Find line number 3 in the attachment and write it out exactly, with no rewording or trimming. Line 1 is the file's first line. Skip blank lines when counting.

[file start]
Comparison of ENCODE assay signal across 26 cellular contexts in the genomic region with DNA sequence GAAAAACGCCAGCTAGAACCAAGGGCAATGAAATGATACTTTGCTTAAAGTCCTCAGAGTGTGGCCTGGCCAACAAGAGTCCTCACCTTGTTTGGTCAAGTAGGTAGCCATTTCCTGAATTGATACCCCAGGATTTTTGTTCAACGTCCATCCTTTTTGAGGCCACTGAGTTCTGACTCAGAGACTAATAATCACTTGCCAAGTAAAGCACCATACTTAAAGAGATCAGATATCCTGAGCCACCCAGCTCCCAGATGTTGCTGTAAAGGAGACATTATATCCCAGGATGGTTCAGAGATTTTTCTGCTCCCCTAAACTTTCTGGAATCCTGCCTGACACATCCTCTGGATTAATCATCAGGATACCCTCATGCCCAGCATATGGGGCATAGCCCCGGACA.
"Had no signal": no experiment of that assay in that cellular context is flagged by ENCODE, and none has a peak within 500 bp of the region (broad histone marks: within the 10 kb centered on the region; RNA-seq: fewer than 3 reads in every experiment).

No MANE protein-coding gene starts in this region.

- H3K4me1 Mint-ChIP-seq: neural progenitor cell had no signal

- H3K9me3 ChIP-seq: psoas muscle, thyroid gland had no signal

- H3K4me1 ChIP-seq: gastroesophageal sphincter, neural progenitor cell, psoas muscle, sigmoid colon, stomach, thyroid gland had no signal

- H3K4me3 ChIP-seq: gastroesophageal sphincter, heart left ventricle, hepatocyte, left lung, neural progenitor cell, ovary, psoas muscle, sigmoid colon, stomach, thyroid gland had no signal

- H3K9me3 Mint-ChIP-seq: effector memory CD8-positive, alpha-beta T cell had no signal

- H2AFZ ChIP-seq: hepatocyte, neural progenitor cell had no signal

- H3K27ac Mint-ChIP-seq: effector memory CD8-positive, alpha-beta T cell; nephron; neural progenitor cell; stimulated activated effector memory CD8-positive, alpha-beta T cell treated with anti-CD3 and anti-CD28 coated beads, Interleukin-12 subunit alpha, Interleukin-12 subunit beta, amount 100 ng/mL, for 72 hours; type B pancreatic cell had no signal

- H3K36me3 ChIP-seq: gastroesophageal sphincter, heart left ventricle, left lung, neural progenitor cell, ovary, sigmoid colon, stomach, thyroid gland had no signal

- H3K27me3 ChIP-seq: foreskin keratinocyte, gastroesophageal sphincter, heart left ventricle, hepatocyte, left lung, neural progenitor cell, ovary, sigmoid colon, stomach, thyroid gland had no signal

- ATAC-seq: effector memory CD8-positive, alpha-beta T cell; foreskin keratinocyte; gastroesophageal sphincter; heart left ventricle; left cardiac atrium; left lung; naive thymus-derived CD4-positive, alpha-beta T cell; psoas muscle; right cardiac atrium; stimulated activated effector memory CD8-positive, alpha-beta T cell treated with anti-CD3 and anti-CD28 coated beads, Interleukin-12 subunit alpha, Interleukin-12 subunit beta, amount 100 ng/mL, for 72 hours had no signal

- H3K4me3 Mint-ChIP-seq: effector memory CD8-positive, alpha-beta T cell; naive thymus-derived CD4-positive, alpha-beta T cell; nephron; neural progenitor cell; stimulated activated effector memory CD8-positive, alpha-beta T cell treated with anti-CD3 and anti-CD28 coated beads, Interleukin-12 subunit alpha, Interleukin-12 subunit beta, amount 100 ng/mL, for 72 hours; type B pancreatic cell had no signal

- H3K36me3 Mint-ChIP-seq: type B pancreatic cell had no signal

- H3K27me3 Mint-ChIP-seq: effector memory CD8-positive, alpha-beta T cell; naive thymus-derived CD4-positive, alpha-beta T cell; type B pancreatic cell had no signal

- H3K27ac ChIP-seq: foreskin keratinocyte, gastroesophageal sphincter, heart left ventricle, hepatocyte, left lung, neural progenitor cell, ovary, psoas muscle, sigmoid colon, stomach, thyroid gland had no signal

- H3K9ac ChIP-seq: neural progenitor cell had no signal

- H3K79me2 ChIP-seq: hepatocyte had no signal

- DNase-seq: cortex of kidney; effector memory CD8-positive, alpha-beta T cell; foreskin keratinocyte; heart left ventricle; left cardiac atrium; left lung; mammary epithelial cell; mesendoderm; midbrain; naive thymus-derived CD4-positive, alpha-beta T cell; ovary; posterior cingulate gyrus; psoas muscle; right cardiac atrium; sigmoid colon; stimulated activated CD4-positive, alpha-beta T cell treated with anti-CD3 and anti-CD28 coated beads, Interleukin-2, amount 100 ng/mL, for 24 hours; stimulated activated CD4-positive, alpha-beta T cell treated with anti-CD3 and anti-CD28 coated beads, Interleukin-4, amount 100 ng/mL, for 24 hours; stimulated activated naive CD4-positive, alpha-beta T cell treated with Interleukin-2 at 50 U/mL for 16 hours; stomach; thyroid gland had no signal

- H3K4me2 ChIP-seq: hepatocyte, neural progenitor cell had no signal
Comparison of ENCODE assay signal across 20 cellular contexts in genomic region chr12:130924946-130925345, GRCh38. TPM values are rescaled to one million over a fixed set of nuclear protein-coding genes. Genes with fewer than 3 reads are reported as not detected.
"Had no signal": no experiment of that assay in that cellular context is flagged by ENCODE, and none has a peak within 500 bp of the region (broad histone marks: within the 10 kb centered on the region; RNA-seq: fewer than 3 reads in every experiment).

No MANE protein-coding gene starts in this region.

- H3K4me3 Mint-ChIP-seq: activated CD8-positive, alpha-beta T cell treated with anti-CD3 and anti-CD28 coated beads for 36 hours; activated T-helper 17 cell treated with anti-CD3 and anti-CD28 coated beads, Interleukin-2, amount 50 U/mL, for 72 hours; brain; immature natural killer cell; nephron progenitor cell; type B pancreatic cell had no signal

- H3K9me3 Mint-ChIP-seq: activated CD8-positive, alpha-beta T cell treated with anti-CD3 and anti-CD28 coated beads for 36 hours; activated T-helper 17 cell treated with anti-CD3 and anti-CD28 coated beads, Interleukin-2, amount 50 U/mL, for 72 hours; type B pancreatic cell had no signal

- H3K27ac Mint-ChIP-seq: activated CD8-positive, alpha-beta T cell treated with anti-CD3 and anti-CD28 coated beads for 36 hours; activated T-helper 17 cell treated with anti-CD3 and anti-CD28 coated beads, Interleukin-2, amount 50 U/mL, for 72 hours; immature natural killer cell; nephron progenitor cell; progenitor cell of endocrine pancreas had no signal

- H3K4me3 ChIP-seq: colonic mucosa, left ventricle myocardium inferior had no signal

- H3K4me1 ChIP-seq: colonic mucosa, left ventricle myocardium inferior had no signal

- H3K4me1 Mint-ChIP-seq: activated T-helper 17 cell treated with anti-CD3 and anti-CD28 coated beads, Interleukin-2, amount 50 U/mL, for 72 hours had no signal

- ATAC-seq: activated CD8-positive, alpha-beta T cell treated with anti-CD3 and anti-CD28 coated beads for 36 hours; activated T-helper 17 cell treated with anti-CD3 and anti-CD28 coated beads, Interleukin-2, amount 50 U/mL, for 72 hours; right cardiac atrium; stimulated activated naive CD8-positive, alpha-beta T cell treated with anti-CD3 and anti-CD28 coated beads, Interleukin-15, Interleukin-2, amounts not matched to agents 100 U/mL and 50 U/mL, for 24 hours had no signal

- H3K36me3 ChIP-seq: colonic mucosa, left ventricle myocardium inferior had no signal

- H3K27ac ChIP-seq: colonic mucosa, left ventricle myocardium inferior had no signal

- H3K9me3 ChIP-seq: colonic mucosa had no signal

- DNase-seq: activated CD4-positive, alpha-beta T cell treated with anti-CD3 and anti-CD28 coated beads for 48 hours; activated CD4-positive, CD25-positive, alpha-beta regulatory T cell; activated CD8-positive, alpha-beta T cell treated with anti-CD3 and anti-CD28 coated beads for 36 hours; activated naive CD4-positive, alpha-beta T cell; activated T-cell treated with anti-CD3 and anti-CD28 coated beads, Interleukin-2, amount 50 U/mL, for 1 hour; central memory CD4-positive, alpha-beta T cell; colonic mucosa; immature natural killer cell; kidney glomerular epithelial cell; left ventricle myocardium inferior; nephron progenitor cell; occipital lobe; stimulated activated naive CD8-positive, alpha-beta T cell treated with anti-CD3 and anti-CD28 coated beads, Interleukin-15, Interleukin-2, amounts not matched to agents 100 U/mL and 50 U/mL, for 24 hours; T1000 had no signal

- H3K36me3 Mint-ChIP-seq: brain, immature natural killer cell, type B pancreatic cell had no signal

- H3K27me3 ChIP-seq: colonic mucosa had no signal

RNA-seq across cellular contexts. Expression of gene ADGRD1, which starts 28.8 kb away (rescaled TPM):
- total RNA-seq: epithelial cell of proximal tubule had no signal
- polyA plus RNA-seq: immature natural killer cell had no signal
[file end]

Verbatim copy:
No MANE protein-coding gene starts in this region.